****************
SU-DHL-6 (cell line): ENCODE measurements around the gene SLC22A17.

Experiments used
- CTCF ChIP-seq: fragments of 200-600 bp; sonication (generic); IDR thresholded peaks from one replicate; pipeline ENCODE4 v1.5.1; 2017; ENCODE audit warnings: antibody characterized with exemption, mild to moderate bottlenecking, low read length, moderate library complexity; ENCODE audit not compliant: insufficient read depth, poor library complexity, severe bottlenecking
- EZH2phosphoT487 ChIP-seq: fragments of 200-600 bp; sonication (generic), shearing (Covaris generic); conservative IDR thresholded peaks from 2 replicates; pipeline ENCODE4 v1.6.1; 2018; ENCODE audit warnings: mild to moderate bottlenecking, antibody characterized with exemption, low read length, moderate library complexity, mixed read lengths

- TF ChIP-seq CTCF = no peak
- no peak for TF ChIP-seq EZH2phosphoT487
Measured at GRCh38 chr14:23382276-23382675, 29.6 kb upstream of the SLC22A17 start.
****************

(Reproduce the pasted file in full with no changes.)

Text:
SU-DHL-6 (cell line): ENCODE measurements around the gene SLC22A17.

Experiments used
- CTCF ChIP-seq: fragments of 200-600 bp; sonication (generic); IDR thresholded peaks from one replicate; pipeline ENCODE4 v1.5.1; 2017; ENCODE audit warnings: antibody characterized with exemption, mild to moderate bottlenecking, low read length, moderate library complexity; ENCODE audit not compliant: insufficient read depth, poor library complexity, severe bottlenecking
- EZH2phosphoT487 ChIP-seq: fragments of 200-600 bp; sonication (generic), shearing (Covaris generic); conservative IDR thresholded peaks from 2 replicates; pipeline ENCODE4 v1.6.1; 2018; ENCODE audit warnings: mild to moderate bottlenecking, antibody characterized with exemption, low read length, moderate library complexity, mixed read lengths

- TF ChIP-seq CTCF = no peak
- no peak for TF ChIP-seq EZH2phosphoT487
Measured at GRCh38 chr14:23382276-23382675, 29.6 kb upstream of the SLC22A17 start.